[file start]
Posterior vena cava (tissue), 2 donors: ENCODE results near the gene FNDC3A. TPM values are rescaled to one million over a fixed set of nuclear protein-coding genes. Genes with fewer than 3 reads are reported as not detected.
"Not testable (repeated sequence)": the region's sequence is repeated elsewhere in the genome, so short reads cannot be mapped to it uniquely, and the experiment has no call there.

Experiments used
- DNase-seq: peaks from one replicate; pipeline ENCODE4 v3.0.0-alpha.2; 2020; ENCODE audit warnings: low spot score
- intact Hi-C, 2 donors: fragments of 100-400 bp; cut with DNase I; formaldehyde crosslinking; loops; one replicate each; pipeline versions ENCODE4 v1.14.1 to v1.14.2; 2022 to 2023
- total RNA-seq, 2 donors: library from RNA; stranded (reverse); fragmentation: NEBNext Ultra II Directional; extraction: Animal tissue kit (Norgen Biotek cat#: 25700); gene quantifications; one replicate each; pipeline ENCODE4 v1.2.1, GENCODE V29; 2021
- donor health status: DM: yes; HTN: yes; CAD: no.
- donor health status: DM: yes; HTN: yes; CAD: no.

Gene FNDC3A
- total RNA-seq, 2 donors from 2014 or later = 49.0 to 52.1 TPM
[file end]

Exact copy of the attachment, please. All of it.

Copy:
Posterior vena cava (tissue), 2 donors: ENCODE results near the gene FNDC3A. TPM values are rescaled to one million over a fixed set of nuclear protein-coding genes. Genes with fewer than 3 reads are reported as not detected.
"Not testable (repeated sequence)": the region's sequence is repeated elsewhere in the genome, so short reads cannot be mapped to it uniquely, and the experiment has no call there.

Experiments used
- DNase-seq: peaks from one replicate; pipeline ENCODE4 v3.0.0-alpha.2; 2020; ENCODE audit warnings: low spot score
- intact Hi-C, 2 donors: fragments of 100-400 bp; cut with DNase I; formaldehyde crosslinking; loops; one replicate each; pipeline versions ENCODE4 v1.14.1 to v1.14.2; 2022 to 2023
- total RNA-seq, 2 donors: library from RNA; stranded (reverse); fragmentation: NEBNext Ultra II Directional; extraction: Animal tissue kit (Norgen Biotek cat#: 25700); gene quantifications; one replicate each; pipeline ENCODE4 v1.2.1, GENCODE V29; 2021
- donor health status: DM: yes; HTN: yes; CAD: no.
- donor health status: DM: yes; HTN: yes; CAD: no.

Gene FNDC3A
- total RNA-seq, 2 donors from 2014 or later = 49.0 to 52.1 TPM